“Why can’t TMT be put in place of one of the existing telescopes? TMT would be much more visible if placed at the site of one of the existing telescopes on the summit ridge. Also, such a site would require a large amount of grading. The specific site for the TMT project on Maunakea was selected because it is not visible from any of the places that people consider the most sacred on the mountain and because there are no archeological finds, ancient burials or endangered native flora or fauna in the immediate area, and because a suitable site can be developed without a lot of grading.”
      Office of Hawaiian Affairs trustee Peter Apo, who called for a moratorium on TMT construction following the arrest of 31 people at the site, said at peterapo.com: “My cautiously stated hope, absent any intent of spiritual insult, is that there may be some cultural vetting process to consider the evolution of our spirituality. A spiritual thought process that would, rather than consider the telescope as an injury to Mauna Kea, view this instrument as an extension of that spirituality directly connecting us to the celestial bodies and the very stars themselves.
OHA trustee Peter Apo
      “For centuries, seeking such knowledge has been so fundamental to our cultural credentials as an enlightened people. As a matter of growing our body of native wisdom, it would seem compelling that we consider how we might play an active role in the opportunity of the century to see back to the origins of time and contribute to the world’s understanding of our global existence as the family of man. 
      “Perhaps I go too far with my hope and aspiration that we can find a way to turn spiritual disaster into spiritual opportunity. If I offend, e kala mai, please forgive.
      “At the end of the day we cannot leave the field of play without expending every last drop of effort to forge a symbiosis of science and culture in a linking of arms toward making the world a better place. We are Hawai`i, and we will find a way.”
      To comment on or like this story, go to facebook.com/kaucalendar.
HAWAI`I COUNTY COUNCIL HOLDS A PUBLIC HEARING on county budgets today at 5 p.m. at West Hawai`i Civic Center in Kona. Ka`u residents can participate via videoconferencing at Ocean View Community Center. The council reviews the operating and capital improvement project budgets.
      County Council’s regular meeting tomorrow at 9 a.m. in Kona is also streamed live. See hawaiicounty.gov. Click on Council Meetings.

KA`U AGRICULTURAL WATER COOPERATIVE DISTRICT meets Thursday at 4 p.m. at Royal Hawaiian Orchards field office in Pahala.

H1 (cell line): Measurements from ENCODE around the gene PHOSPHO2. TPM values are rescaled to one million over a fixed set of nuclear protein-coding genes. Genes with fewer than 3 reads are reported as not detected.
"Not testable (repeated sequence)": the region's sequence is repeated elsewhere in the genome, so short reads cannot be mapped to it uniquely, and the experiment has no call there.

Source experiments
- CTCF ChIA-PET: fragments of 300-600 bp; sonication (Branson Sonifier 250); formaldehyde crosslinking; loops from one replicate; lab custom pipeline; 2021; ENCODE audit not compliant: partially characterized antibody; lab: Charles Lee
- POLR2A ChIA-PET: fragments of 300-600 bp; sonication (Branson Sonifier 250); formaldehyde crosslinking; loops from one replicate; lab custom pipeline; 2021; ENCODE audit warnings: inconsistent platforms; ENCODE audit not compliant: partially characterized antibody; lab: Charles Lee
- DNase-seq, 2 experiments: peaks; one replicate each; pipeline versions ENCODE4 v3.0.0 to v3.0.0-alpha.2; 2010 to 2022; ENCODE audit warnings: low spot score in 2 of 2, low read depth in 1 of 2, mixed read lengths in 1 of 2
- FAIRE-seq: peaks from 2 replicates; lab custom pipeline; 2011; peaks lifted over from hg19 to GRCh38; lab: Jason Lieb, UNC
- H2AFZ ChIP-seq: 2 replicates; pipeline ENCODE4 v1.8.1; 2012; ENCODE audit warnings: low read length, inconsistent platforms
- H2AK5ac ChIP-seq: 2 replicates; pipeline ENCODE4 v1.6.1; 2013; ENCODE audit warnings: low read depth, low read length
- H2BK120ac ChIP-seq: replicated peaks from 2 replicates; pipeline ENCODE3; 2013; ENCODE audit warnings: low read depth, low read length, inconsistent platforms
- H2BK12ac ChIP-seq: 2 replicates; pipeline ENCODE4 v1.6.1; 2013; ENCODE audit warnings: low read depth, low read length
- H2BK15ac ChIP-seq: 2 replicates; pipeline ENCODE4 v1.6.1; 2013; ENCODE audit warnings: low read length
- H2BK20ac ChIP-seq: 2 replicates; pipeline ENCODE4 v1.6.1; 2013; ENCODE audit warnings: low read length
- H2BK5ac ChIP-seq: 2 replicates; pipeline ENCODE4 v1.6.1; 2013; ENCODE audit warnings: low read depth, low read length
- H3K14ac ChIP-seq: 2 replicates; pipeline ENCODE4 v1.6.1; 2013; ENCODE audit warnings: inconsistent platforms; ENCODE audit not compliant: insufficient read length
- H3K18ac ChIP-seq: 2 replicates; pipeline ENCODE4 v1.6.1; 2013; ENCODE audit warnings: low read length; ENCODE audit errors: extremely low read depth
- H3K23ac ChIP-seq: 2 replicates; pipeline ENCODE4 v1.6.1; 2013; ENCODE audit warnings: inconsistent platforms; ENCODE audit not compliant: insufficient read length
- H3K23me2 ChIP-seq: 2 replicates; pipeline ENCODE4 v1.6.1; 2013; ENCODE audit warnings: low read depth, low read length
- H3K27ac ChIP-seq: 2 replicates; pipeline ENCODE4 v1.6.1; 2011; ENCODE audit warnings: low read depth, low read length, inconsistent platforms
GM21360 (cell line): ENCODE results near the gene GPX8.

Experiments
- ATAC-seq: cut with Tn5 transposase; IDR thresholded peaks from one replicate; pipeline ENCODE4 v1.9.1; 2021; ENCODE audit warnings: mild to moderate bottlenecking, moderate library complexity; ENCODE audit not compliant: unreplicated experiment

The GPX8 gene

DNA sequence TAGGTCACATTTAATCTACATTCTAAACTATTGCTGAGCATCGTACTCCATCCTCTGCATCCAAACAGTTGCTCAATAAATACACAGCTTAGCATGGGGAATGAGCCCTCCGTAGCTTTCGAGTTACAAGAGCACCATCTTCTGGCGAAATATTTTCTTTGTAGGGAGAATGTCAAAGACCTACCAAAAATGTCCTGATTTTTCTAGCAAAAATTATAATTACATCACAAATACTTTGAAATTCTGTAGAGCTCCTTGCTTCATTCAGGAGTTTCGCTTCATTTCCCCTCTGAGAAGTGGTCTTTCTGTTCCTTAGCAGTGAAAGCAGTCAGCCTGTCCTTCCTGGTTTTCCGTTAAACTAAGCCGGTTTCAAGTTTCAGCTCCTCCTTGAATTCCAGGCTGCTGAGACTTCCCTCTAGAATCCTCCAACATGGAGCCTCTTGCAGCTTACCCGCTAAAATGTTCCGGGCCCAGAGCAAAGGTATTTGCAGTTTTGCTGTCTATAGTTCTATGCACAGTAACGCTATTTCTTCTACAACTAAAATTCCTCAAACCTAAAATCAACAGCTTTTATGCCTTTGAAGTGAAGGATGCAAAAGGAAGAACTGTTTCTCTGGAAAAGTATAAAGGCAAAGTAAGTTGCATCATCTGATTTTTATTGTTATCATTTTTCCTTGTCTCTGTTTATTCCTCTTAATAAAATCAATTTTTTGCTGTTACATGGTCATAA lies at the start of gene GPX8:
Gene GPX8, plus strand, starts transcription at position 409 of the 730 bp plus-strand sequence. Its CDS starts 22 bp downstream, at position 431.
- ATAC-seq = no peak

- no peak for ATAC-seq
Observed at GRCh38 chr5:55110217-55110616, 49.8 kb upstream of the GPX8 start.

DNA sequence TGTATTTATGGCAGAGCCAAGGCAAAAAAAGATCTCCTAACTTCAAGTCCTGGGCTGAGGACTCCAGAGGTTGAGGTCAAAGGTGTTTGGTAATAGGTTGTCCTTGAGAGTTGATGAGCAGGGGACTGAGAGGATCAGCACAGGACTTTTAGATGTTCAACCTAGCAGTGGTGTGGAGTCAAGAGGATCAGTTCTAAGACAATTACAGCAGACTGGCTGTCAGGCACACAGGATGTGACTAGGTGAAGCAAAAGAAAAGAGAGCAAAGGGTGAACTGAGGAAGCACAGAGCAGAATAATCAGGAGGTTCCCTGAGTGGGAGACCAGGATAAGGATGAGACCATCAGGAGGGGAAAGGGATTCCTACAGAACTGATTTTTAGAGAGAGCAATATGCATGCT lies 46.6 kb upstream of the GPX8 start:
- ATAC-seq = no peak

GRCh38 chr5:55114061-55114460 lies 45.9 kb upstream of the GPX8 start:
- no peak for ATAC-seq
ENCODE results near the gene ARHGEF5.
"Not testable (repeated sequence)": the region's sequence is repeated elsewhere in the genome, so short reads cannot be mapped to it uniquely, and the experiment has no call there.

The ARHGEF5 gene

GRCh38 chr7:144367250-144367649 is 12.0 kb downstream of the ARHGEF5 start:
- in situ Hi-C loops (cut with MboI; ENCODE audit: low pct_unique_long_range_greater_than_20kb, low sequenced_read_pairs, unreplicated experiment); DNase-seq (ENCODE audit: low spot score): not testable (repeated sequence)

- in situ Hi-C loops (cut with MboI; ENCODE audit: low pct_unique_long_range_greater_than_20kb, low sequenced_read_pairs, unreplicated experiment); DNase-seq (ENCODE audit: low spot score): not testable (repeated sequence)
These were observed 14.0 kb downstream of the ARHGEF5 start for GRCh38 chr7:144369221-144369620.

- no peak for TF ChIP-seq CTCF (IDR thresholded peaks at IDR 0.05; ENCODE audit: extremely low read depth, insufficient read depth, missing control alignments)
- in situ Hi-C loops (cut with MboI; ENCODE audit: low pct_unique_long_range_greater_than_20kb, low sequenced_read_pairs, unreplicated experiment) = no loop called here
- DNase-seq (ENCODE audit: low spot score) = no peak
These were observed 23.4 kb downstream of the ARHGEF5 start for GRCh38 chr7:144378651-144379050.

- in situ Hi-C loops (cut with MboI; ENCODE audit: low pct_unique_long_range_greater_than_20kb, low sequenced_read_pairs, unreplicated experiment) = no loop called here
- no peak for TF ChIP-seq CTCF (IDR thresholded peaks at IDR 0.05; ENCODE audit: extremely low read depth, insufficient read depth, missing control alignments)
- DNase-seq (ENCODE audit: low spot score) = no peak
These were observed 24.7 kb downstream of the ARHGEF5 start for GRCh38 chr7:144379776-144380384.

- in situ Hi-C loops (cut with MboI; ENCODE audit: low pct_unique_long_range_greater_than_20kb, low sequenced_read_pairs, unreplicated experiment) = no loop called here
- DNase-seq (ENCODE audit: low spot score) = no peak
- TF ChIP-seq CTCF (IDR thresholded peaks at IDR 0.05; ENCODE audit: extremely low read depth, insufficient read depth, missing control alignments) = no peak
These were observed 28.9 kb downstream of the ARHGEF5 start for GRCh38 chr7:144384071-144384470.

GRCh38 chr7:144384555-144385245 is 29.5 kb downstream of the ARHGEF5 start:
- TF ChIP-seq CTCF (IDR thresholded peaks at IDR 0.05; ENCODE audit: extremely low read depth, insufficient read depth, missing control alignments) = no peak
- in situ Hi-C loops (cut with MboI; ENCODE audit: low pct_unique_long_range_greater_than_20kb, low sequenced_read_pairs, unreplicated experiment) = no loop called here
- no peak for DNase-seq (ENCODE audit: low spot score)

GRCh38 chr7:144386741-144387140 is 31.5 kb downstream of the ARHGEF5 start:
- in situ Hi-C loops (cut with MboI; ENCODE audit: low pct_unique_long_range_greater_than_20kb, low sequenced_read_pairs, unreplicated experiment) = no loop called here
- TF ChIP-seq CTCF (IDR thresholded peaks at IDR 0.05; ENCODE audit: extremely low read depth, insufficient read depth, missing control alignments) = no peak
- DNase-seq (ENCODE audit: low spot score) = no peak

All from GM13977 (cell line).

For more information, call Jeff McCall at 937-1056.

HAWAI`I FARMERS UNION UNITED meets Saturday at 9 a.m. at Gilligan’s Cafe in Discovery Harbour. New members are encouraged to attend. For more information, email gailandgreg@mac.com.

VOLCANO ART CENTER presents Ka Hana Kapa Thursday from 7 p.m. to 9 p.m. The film documents the history of kapa in Hawai`i and follows the complex process of kapa making from start to finish. Ka Hana Kapa is the story of kapa making in Hawai`i, as told by dedicated kapa practitioners and their students who have given new life to this intricate cultural practice. 
      The evening begins with the screening of the newly released documentary film followed by a forum with kapa artists from the Volcano community: Pam Barton, Bernice Akamine and Caren Loebel-Fried.
      The event is free, and donations are appreciated.

VOLCANO ART CENTER’S SPRING JAZZ SERIES continues on Saturday with Keahi Conjugacion. She will join the VAC Jazz Ensemble: musical director Jr. Volcano Choy, Reggie Griffin on guitar, Brian McCree on bass and Bruce David or Bo Wade on drums.
      Conjugacion is a Na Hoku Hanohano Hawai`i Music Award and Grammy-nominated international jazz recording artist. She has traveled the globe doing tours throughout the U.S., Asia and Europe. Conjugacion has a distinct musical personality made up of spontaneity and freedom mixed with a reverence for the music of Hawai`i and the bluesy stylings of classic singers she loves so much, such as Dinah Washington and Sarah Vaughn.
      Two shows are offered, with a matinee at 4:30 p.m. and an evening performance at 7:30 p.m. Tickets for the matinee are $15 for VAC members ($18 non-members) and for the evening show are $18 for VAC members ($20 non-members).
      Future guest artists for the series include Jimmy Borges and Gabe Baltazar.
      Purchase tickets online and have them held at Will Call on the day of the show, or pick them up any day before the show at Volcano Art Center’s Niaulani Campus Administrative Office Monday through Friday from 9 a.m. to 5 p.m.


See kaucalendar.com/Directory2015.pdf and
See kaucalendar.com/KauCalendar_April2015.pdf.

Viewing all articles
Browse latest Browse all 3173

Latest Images

Trending Articles

Latest Images